News & Politics

UW Institutes 'Diversity' Training After Professor’s Op-Ed on Sex Differences

The University of Washington-Seattle has caved to student demands culminating after a computer science professor pointed out why efforts to close the “gender gap” in computer science may be futile.


The controversy began in June, when UW-Seattle Professor Stuart Reges published “Why Women Don’t Code” for Quillette, in which he articulated why women are less interested in computer science than men. (Hint, hint: men and women are different).

Though Reges admits the title was hyperbolic — as he has taught hundreds of women to code during his career — UW students didn’t see it as such. They circulated an internal memo of concern and lobbied UW against his “gender harassment.”

Roughly five months later, a group of graduate students have announced that they’ve negotiated with senior officials at the UW computer science school to ensure that “more will be done to address gender harassment at the Allen School.”

While it’s unclear exactly how many “grievance demands” students filed, the school agreed to at least three.

From now on, UW will provide “intersectional diversity and sexual harassment training to both [student employees] and [the professors who supervise them]” which all students and professors will be highly encouraged to attend.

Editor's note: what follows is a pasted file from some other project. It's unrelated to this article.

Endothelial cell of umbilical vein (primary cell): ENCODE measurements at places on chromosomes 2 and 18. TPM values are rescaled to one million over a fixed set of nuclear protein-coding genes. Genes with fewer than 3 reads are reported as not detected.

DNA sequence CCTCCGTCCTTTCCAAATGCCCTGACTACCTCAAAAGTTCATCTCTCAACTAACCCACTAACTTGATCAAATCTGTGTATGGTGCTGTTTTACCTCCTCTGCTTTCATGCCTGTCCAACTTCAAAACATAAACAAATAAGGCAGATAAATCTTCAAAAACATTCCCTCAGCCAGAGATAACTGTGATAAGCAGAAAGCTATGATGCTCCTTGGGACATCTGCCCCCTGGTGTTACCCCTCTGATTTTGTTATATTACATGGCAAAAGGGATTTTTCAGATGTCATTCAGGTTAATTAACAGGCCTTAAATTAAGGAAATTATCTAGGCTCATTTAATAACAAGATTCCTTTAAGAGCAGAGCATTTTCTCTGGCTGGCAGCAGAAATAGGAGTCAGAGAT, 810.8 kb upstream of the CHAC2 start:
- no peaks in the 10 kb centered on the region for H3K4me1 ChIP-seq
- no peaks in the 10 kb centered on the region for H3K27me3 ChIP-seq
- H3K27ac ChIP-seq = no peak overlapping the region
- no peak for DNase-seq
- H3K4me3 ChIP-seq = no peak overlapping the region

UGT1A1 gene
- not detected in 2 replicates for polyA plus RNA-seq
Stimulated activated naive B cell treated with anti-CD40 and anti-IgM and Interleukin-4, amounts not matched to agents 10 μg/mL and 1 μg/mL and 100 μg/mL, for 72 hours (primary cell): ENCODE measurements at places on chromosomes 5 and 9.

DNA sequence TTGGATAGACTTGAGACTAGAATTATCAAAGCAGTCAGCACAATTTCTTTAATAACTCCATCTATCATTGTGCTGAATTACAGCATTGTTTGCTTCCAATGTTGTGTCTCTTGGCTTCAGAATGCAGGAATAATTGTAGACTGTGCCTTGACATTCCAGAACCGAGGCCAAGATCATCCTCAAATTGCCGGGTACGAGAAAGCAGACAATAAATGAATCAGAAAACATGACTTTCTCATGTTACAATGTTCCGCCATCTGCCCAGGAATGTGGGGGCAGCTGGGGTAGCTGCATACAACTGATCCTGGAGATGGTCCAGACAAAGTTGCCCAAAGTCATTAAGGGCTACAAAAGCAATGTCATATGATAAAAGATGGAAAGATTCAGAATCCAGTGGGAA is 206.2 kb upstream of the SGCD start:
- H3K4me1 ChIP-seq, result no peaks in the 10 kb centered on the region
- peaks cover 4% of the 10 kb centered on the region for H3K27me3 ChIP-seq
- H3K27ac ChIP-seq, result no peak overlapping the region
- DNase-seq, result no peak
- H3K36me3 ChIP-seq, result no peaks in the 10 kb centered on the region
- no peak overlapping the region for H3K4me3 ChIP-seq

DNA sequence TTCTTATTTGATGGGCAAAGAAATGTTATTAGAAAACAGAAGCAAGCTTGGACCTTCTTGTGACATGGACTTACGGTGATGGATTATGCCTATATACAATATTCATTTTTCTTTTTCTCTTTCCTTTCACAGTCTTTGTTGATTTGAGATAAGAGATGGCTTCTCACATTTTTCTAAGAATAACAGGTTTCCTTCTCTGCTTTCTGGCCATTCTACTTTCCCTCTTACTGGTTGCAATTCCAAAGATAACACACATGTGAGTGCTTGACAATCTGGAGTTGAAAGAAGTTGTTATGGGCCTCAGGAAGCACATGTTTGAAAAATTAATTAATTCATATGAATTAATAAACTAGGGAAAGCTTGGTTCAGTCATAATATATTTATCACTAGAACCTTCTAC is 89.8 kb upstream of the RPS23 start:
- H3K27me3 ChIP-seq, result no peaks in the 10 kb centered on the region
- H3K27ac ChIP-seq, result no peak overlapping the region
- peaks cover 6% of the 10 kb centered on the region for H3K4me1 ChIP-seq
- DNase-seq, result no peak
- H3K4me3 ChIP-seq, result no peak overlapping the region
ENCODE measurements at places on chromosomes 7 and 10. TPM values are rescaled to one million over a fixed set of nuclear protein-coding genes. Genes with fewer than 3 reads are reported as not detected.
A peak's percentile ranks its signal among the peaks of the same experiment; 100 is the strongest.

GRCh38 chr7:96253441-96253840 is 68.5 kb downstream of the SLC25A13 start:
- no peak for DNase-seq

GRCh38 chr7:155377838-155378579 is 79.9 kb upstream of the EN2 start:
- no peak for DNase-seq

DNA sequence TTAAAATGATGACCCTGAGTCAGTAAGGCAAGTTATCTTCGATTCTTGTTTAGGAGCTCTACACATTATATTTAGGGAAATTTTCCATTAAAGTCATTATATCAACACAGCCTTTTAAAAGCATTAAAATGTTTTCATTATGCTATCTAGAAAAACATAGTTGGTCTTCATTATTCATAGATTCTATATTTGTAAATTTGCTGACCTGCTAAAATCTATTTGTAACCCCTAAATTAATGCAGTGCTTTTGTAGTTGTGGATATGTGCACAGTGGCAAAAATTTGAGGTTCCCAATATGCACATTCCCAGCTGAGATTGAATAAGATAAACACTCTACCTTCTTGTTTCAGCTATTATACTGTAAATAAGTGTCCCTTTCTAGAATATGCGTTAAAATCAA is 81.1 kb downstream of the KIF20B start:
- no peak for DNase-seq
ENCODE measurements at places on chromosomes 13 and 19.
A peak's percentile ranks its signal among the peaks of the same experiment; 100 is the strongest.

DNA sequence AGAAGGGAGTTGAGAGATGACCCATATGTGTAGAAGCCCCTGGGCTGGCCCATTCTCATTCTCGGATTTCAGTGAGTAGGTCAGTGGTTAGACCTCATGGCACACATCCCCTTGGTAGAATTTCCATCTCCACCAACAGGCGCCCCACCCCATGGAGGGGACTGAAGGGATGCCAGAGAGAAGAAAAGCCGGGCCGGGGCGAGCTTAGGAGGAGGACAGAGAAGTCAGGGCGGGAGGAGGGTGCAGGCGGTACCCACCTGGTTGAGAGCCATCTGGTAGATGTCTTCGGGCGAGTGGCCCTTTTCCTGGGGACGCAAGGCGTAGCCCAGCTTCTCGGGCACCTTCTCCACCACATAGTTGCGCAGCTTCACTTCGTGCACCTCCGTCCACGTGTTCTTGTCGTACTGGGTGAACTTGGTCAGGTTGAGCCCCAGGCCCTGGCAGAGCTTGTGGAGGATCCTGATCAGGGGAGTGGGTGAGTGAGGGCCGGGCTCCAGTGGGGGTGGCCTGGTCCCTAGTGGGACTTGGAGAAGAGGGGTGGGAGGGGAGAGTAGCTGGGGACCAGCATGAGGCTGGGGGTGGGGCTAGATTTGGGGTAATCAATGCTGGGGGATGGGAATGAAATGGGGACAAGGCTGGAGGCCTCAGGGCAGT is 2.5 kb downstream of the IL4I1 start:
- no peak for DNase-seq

Additionally, going forward, “a group of mostly senior faculty will review the introductory programming courses to ensure that they are inclusive of students from all backgrounds.” To be fair, it’s unclear what this means.

How will professors make coding classes more “inclusive of students from all backgrounds”? Will they mandate that textbooks feature more racial and gender minorities?

When asked by PJ Media, UW spokesman Victor Balta said that nearly every aspect of 100-level computer science courses will be inspected to ensure they promote inclusivity. This includes “curriculum, organization, programming language and environment, teaching methods and techniques, new devices… as well as ensuring that our gateway courses are attractive and welcoming to the broadest group of students.”

All this, it seems, simply because students were outraged at Reges’ op-ed pointing out that men simply are more interested in coding, as men tend to want to work alone and with numbers, while women are more people oriented.

In a Thursday interview with PJ Media, Reges took umbrage at the constant insinuation by students over the past few months that his Quillette memo amounts to “gender harassment.”’


“The graduate students are claiming that by merely discussing ideas they dislike that I have committed gender harassment,” Reges told PJ Media, noting that it is legally considered a “form of sexual harassment.”

“This would be an alarming precedent to establish,” he added.

Reges also finds it unfortunate that the university settled the issue without challenging students’ claim that my [writings] constitute gender harassment.”

“If we can’t have free and open discussion on topics like these, we have no hope of combating tribalism and finding common ground.”

By the way, Reges still stands behind the main points in his op-ed.

Follow the author of this article on Twitter: @Toni_Airaksinen.

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